Set to announce on December 15, how he will separate himself “in total” from his worldwide business holdings, Trump courted another controversy insisting he would not be giving up his title as executive producer on “The Celebrity Apprentice.” Nor was he ready to take his thumbs off from Twitter.

“If the press would cover me accurately & honourably, I would have far less reason to ‘tweet’. Sadly, I don’t know if that will ever happen!” he tweeted.

But in the midst of all the controversies, he often turned to his new phone friend Barack Obama, who he once said, “would go down as the worst president in history!”

“I really like him – I can say for myself, I can’t speak for him – but we have a really good chemistry together,” he declared claiming the outgoing president had even approved of one of his Cabinet picks.

Meanwhile, left-wing filmmaker Michael Moore, one of the few to predict a Trump win back in June, advocated using the Electoral College as a “stopgap” meant to keep a “madman who wants to be king” from becoming president.

A New York Times columnist too suggested that “Time magazine ever in search of buzz” had chosen a “man of the year (who) is, by words and deeds, more of a madman of the year.”

But a Wall Street Journal columnist saw “Trump as Lady Gaga” calling him a “political performance artist” somewhat in the mould of “Abraham Lincoln, Franklin Roosevelt, John Kennedy, Ronald Reagan – who challenged and overturned status quos.”

Call him madman, performance artist or person of the times, but the magician of Manhattan knows how to keep the media pot boiling and stay in the limelight. (IANS)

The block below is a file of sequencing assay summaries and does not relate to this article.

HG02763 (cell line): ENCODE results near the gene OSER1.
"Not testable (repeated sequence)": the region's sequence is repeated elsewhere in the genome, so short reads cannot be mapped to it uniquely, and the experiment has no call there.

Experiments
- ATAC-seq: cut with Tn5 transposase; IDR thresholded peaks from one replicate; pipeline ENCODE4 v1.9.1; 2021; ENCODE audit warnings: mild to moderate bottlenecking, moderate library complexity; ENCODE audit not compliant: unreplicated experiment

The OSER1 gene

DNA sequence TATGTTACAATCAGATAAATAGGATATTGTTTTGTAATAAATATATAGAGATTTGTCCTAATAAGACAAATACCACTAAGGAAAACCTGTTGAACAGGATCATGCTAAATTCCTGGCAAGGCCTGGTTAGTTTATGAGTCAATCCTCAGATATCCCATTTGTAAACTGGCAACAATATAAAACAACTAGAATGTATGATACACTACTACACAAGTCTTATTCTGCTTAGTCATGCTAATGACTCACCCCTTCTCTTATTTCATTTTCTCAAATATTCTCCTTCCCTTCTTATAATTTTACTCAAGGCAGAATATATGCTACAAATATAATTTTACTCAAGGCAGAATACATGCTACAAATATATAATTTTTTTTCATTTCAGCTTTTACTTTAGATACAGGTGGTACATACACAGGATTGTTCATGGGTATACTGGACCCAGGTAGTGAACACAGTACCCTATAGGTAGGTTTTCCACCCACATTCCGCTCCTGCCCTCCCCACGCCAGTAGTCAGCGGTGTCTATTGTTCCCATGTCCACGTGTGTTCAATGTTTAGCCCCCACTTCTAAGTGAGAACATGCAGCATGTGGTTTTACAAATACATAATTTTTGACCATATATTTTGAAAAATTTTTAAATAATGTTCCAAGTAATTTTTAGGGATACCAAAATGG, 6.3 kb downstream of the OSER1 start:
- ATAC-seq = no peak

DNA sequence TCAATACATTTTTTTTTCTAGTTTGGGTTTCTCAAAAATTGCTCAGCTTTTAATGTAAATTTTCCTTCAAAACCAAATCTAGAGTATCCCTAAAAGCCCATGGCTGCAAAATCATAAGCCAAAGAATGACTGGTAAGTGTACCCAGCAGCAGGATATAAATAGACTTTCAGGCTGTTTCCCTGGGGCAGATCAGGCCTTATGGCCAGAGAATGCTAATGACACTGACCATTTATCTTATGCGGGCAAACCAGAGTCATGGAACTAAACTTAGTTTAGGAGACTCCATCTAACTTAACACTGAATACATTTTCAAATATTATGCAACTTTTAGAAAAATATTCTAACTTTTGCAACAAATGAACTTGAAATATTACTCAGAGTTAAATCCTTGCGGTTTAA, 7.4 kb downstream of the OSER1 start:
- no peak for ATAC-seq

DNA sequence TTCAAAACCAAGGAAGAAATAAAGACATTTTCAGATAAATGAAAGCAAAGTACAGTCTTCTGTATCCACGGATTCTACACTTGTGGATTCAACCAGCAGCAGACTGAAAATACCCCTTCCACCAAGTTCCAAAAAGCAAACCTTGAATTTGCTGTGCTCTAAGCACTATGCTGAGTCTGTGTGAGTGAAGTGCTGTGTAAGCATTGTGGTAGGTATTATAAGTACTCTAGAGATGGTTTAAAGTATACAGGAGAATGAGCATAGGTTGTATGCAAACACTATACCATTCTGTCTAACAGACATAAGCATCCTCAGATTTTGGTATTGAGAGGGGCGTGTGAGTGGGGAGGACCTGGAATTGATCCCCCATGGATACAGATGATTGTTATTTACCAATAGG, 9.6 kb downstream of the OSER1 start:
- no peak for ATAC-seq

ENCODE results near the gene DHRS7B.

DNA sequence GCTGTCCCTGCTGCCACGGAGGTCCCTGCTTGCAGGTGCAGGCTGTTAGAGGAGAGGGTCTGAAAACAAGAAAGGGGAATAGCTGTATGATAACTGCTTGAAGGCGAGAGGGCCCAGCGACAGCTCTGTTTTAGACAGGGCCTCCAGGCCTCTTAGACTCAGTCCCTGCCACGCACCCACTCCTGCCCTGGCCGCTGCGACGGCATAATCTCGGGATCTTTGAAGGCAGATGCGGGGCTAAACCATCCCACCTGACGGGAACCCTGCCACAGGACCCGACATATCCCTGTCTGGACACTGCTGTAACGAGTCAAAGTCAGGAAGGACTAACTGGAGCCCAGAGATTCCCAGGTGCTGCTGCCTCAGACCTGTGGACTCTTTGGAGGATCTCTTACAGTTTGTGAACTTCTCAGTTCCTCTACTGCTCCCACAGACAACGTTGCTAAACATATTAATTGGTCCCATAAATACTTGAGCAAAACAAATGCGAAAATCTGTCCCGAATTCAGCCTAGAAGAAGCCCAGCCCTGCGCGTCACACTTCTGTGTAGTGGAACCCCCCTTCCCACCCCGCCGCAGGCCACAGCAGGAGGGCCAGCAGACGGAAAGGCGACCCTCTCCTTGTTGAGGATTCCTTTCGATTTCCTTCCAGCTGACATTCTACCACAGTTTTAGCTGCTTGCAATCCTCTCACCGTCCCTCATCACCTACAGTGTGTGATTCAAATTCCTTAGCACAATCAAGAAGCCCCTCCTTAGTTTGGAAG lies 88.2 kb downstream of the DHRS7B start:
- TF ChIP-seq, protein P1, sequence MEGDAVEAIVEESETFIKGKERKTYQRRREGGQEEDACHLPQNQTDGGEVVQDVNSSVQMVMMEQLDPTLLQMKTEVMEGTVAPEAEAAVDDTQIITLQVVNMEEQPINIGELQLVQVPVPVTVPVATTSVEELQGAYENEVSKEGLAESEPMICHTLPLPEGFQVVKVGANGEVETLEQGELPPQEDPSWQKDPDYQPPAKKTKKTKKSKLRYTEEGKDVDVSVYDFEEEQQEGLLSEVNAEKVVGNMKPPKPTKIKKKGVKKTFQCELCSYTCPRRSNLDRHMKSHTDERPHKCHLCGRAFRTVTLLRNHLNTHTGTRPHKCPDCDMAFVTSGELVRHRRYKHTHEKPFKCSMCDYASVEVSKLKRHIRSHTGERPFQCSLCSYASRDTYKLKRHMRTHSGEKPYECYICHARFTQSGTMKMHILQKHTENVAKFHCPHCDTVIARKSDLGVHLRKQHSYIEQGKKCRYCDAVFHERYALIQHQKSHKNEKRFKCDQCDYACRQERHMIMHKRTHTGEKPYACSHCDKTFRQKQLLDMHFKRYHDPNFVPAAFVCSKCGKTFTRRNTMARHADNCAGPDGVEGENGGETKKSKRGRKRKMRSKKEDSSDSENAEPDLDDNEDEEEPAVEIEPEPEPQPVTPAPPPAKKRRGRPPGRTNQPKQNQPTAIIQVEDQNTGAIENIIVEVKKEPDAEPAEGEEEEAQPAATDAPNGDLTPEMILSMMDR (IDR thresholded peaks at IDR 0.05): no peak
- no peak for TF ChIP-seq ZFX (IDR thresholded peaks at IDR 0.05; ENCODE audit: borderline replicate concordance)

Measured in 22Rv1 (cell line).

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President Donald Trump Key Force In Driving The Midterms Elections

Trump’s name will not appear on the Nov. 6 ballots, but, he will clearly be front and center in the minds of voters

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Donald Trump
President Donald Trump speaks at a rally endorsing the Republican ticket in Erie, Pennsylvania, VOA

Three weeks before a crucial U.S. midterm election, it would be difficult to find much that Democrats and Republicans agree on. Both parties, however, seem to agree on one thing: President Donald Trump will be the key issue in elections that will determine control of Congress for the next two years.

For many voters, the “Trump factor” could be a deciding consideration in this year’s midterms. And as the president campaigns on behalf of Republicans around the country, he is quick to remind his supporters that he has a huge personal stake in the outcome on Nov. 6.

“All of this extraordinary progress is at stake,” Trump told a recent rally in Southaven, Mississippi. “I’m not on the ballot. But in a certain way, I am on the ballot. So please, go out and vote. Go out and vote.”

Motivating Democrats

As much as Trump motivates his core supporters, he also energizes critics like Jenny Heinz, who helped organize a recent anti-Trump rally in New York City.

“There is an active resistance to this president, who is operating as if he is above the law.”

No question, Trump is the central figure in this year’s election, according to American University analyst David Barker.

“Yes, Democrats from the day after the election in 2016 have been waiting for this day, and it is all about Trump,” Barker told VOA. “Trump fully embraces that. He wants it to be all about him.”